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Baseball group needs plan, skin in the game on storage building

Baseball group needs plan, skin in the game on storage building Baseball group needs plan, skin in the game on storage building

Members of the Medford City Council were right last week to question Medford City Baseball, Inc. (MCB) over the private group’s request for $10,000 in city tax money to pay for a new storage building at the field complex.

There is little doubt about the need for additional storage at the field. Currently storage at the field is provided by a standard- size garden shed. As field improvements continue to be made and field usage increases, the need for additional storage will also increase to protect the investment in equipment and supplies needed to keep the field operating in peak condition.

There is likewise little doubt that the city should have a role in the planning, design and construction of a storage building at the field. After all, it will be located on public land in the city park and will ultimately be owned by the city as a long-term capital asset just as the park shelters and concession stand are owned by the city.

What is less clear is how much of the tab for the building should be picked up by the city taxpayers and how much should be covered by revenue generated from individuals and groups using the field.

MCB’s request came at the January 13 committee of the whole meeting as baseball representatives presented the group’s annual report on field usage and the projects volunteers were hoping to accomplish in the coming year. By any measure, the partnership between the city and MCB has been a beneficial one for all involved. In a few short years, the group has brought new life to the fields and renewed excitement about baseball in the city. In the past, the fields sat unused. Summer evenings in the park are now filled with the laughter of children and the crack of bats hitting balls. More people at more events in the park should lead to more sales at the field’s concession stands, which should in turn provide a revenue stream to help cover ongoing field operations, maintenance and improvements. At least that is how it works at every other ball field in the county, most of which do not have the ongoing municipal involvement that the city provides.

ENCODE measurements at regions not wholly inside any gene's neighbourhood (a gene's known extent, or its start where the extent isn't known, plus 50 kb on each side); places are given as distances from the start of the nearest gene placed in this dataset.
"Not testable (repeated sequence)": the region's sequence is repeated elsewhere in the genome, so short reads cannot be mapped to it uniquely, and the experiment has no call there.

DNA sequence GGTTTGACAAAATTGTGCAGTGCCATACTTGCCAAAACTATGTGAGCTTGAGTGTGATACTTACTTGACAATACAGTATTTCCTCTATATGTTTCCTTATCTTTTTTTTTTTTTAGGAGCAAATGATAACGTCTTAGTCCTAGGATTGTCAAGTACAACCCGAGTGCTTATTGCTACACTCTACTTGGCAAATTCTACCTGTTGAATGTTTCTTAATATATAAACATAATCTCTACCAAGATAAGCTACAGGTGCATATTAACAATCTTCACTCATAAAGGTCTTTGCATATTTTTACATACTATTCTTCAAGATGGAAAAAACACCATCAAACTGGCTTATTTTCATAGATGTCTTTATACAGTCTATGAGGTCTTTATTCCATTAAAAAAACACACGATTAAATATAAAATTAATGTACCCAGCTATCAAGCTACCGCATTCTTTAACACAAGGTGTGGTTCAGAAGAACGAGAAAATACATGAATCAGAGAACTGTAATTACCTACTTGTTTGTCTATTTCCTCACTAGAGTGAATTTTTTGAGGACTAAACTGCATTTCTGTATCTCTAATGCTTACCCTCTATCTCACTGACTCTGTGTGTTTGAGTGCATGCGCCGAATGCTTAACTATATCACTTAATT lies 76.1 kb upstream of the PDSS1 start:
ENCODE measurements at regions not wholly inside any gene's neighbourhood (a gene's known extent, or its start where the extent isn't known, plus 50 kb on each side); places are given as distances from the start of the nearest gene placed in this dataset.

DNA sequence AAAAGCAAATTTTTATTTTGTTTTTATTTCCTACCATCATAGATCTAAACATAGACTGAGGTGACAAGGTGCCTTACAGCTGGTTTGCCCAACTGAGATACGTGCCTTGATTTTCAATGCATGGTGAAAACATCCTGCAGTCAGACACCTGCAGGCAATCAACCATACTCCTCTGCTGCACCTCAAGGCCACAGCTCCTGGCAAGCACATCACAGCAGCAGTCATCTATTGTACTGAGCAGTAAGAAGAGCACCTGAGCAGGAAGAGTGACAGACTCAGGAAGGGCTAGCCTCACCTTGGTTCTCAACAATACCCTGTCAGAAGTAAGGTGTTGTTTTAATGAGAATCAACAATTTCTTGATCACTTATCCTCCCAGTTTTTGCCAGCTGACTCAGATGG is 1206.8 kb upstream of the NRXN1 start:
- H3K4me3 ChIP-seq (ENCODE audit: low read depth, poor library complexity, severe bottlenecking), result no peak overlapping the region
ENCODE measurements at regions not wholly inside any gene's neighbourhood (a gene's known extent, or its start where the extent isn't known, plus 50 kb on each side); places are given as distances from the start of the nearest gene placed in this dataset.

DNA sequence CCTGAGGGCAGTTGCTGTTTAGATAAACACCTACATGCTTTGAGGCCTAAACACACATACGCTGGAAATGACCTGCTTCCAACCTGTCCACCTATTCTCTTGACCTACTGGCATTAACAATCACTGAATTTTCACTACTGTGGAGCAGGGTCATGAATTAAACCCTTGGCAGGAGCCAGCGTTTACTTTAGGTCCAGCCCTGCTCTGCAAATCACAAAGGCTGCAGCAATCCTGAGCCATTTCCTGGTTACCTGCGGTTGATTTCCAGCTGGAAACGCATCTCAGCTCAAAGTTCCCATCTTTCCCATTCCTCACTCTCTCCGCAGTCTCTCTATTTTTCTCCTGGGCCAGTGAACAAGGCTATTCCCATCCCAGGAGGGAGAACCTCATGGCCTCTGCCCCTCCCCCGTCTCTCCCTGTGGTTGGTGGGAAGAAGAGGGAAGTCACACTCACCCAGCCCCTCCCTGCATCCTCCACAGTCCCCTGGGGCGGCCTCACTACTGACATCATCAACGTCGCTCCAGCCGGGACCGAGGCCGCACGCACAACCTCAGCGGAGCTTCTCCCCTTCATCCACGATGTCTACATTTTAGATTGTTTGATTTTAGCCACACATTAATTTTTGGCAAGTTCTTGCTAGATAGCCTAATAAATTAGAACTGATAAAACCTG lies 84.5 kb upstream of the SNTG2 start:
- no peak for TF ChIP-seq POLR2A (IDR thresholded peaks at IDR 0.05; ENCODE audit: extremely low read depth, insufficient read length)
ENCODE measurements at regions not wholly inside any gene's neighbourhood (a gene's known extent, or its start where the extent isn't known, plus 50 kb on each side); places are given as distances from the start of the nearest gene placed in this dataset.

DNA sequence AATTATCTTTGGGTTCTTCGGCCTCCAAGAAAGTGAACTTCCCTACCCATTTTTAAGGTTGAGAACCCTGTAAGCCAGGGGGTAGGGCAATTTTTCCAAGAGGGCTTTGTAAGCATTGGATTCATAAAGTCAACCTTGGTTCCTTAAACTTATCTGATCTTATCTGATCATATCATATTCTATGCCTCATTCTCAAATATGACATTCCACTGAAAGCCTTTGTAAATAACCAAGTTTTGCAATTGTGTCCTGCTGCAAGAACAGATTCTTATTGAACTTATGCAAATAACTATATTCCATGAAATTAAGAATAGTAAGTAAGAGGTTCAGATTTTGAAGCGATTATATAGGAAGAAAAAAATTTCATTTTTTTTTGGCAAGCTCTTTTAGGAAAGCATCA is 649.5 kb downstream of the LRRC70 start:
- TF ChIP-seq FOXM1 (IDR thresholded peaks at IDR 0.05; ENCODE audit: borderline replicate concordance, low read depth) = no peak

What is unclear, given the MCB’s financial report to the council, is how much, if any, of the revenue generated by field use fees and concession is going toward MCB as the umbrella organization for field management versus how much of it is being kept by groups such as Little League.

The model presented to aldermen was that the city taxpayers pay, while everyone else plays. This understandably raised the hackles of those at city hall.

It is not unreasonable for MCB to ask the city for help in putting up a storage building. However, before doing so the group needs a more well-defined plan including what resources they were willing to put toward it either in cash and/or labor. There also needs to be further exploration into strategic partnerships with groups, such as the Medford Kiwanis Club which has its own storage needs for the Holiday Magic displays, to bring additional resources to the table.

MCB must also be more open with the council about its finances and the agreements it has with groups like Little League so that aldermen have the full picture. Only then can aldermen make an informed decision on if additional taxpayer resources should be used to make the project happen.

The storage needs at the park are not going to go away. MCB and its partner organizations should come back to the city with a real plan, not just looking for a handout.